Two weeks ago (October 29), Jean-Christophe Yoccoz, Artur Avila and I talked about the action on the moduli space of Abelian differentials and the spectral gap of the related unitary representations. The outcome of our conversation was the following result:
Since the short proof of this simple result depends on some facts from the theory of unitary representations (e.g., Ratner’s results about rates of mixing), we’ll divide this post into 5 sections:
- the first 4 sections covers some well-known useful facts about unitary representation such as Bargmann’s classification, examples of (regular) unitary representations coming from dynamical systems and Ratner’s estimates of rates of mixing; the basic reference for the facts stated in these sections is Ratner’s paper “The rate of mixing for geodesic and horocyclic flows” (besides the references therein).
- the last section contains the proof of theorem 1.
For the specialists, we can advance a few keywords of the proof of theorem 1: by a recent theorem of J. Ellenberg and D. McReynolds, given any finite index subgroup of the congruence subgroup , we can find a square-tiled surface whose Teichmüller curve is ; in particular, it suffices to find a subgroup such that the regular representation of on has complementary series; however, the existence of such subgroups can be easily derived from certain cyclic covering constructions plus a “reverse Ratner estimate” argument.
Remark 1 After we performed this cyclic covering construction, Pascal Hubert and Nicolas Bergeron informed us that this procedure was already known by A. Selberg. In fact, Selberg’s argument (see the subsection “Petites valeurs propres I. Critere geometrique d’existence” of this book project of N. Bergeron) and our argument are completely equivalent: Selberg uses that sufficiently small eigenvalues () of the Laplacian on lead to complementary series and we use that slow decay of correlations of the geodesic flow of lead to complementary series, which are two equivalent ways to state the same fact in view of Ratner’s paper.
Let be an unitary representation of , i.e., is a homomorphism from into the group of unitary transformations of the complex separable Hilbert space . We say that a vector is a -vector of if is . Recall that the subset of -vectors is dense in .
where is the exponential map (of matrices).
Exercise 1 Show that for any -vectors of and .
An important basis of is
Exercise 2 Show that , and . Furthermore, , and where is the Lie bracket of (i.e., is the commutator).
Furthermore, when the representation is irreducible, is a scalar multiple of the identity operator, i.e., for some and for any -vector of .
In general, as we’re going to see below, the spectrum of the Casimir operator is a fundamental object.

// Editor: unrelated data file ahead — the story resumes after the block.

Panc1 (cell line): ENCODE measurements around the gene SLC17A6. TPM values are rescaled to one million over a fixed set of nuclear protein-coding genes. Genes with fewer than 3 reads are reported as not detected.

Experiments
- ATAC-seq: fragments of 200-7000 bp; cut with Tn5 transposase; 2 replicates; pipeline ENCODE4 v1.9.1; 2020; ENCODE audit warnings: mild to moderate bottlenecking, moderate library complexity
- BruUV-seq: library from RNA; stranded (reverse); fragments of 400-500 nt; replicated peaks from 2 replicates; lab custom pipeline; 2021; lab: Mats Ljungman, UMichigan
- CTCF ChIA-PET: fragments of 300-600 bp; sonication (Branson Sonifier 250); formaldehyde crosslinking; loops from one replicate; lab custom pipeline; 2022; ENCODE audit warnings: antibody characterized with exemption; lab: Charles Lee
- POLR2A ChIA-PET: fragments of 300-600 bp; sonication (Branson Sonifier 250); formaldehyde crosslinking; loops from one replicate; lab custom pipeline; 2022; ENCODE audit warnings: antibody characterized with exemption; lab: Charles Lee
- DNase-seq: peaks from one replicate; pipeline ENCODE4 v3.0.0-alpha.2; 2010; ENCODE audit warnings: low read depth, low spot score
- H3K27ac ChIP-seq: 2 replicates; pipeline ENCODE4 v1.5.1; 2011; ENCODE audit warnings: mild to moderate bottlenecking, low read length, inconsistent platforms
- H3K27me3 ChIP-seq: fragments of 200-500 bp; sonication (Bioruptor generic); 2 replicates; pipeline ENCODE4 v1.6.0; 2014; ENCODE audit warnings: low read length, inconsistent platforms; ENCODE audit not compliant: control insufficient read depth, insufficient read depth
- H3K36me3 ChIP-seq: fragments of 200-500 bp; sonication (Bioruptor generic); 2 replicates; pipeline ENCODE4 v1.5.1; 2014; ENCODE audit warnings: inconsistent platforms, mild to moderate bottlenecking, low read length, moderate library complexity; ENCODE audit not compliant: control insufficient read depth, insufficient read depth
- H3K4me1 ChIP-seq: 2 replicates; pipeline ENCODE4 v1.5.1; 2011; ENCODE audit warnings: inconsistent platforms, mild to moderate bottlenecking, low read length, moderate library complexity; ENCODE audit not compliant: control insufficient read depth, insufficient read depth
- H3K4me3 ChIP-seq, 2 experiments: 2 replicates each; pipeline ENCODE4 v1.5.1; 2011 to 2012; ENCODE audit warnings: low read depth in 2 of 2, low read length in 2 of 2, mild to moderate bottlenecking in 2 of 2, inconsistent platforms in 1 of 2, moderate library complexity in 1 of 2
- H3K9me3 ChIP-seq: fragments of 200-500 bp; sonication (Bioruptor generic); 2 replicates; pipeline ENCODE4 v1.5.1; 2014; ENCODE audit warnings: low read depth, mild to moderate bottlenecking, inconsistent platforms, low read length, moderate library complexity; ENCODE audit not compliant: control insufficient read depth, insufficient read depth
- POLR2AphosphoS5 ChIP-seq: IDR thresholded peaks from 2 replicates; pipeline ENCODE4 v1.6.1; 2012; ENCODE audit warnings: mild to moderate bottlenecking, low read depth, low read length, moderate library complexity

We introduce the following notation:
Note that satisfies the quadratic equation when .
Bargmann’s classification of irreducible unitary says that the eigenvalue of the Casimir operator has the form
where falls into one of the following three categories:
- Principal series: is purely imaginary, i.e., ;
- Complementary series: and is isomorphic to the representation , where belongs to the Hilbert space ;
- Discrete series: .
In other words, belongs to the principal series when , belongs to the complementary series when and belongs to the discrete series when for some natural number .
Note that, when (i.e., belongs to the complementary series), we have .
Given a dynamical system consisting of a action (on a certain space ) preserving some probability measure (), we have a naturally associated unitary representation on the Hilbert space of functions of the probability space . More concretely, we’ll be interested in the following two examples.
Hyperbolic surfaces of finite volume. It is well-known that is naturally identified with the unit cotangent bundle of the upper half-plane . Indeed, the quotient is diffeomorphic to via
Let be a lattice of , i.e., a discrete subgroup such that has finite volume with respect to the natural measure induced from the Haar measure of . In this situation, our previous identification shows that is naturally identified with the unit cotangent bundle of the hyperbolic surface of finite volume with respect to the natural measure .
Since the action of on and preserves the respective probability measures and (induced from the Haar measure of ), we obtain the following (regular) unitary representations:
Observe that is a subrepresentation of because the space can be identified with the subspace . Nevertheless, it is possible to show that the Casimir operator restricted to -vectors of coincides with the Laplacian on . Also, we have that a number belongs to the spectrum of (on ) if and only if belongs to the spectrum of on .
Moduli spaces of Abelian differentials. An interesting space philosophically related to the hyperbolic surfaces of finite volumes are the moduli spaces of Abelian differentials: we consider the space of Riemann surfaces of genus equipped with Abelian (holomorphic) 1-forms of unit area modulo the equivalence relation given by biholomorphisms of Riemann surfaces respecting the Abelian differentials. By writing , we can make act naturally on by